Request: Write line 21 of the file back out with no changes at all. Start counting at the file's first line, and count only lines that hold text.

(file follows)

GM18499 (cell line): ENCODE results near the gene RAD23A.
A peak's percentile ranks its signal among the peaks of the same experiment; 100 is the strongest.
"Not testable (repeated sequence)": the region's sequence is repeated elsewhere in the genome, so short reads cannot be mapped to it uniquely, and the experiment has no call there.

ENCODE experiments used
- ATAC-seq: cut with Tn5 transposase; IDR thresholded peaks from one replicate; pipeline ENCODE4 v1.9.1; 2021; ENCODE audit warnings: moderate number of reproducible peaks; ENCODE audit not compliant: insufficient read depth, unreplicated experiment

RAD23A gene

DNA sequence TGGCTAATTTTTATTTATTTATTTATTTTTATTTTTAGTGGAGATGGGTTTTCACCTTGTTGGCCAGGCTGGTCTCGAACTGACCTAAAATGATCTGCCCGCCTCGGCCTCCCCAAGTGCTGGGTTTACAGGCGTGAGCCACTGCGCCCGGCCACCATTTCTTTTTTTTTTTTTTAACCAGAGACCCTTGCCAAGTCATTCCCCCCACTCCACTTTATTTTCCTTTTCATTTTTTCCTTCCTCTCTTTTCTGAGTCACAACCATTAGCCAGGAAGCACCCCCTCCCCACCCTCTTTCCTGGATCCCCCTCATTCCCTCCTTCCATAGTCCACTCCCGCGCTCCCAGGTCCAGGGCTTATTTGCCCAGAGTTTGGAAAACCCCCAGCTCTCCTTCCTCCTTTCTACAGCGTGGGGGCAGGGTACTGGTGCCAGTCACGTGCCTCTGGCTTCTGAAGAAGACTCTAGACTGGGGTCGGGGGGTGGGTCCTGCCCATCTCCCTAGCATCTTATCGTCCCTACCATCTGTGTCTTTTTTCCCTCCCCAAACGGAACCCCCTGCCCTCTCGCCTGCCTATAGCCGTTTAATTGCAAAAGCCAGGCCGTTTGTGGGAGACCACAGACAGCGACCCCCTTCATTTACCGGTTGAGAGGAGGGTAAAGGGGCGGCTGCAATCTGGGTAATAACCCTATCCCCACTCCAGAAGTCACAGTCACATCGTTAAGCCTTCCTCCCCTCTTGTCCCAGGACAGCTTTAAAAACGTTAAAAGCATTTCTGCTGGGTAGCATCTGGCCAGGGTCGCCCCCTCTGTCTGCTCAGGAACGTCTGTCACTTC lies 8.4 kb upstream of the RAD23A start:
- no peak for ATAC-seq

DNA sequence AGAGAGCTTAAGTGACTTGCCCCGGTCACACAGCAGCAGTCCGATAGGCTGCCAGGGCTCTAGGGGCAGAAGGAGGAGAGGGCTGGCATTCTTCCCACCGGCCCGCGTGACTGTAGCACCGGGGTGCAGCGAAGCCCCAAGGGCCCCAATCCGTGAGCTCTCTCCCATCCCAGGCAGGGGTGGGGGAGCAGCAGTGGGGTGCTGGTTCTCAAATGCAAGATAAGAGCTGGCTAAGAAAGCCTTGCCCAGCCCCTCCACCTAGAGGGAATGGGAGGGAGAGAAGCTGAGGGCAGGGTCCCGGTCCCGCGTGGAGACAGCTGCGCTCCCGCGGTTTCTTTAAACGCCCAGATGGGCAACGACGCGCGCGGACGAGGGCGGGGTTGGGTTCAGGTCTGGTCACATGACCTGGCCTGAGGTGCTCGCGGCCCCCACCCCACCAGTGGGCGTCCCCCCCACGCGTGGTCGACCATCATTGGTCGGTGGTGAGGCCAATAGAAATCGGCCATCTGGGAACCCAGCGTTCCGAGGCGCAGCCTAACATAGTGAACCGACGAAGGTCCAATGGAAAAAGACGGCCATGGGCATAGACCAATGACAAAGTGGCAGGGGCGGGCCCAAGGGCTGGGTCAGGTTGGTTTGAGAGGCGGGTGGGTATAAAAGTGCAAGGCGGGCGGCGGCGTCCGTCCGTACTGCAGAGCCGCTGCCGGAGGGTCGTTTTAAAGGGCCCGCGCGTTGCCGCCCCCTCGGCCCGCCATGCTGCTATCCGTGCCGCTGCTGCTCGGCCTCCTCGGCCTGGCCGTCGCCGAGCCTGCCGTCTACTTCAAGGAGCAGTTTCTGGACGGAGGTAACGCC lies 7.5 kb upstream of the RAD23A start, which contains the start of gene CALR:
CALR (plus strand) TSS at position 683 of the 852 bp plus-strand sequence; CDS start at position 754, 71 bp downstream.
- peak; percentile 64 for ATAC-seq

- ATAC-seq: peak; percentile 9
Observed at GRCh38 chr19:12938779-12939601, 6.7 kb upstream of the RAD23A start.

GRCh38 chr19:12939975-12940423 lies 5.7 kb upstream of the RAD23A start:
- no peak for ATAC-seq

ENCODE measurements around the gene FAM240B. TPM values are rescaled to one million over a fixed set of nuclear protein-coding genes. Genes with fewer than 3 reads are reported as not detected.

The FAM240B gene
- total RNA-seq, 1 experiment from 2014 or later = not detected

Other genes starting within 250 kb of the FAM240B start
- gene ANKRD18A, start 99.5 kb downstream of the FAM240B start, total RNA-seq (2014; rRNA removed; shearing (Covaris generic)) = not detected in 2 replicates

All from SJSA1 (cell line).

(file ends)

All from SJSA1 (cell line).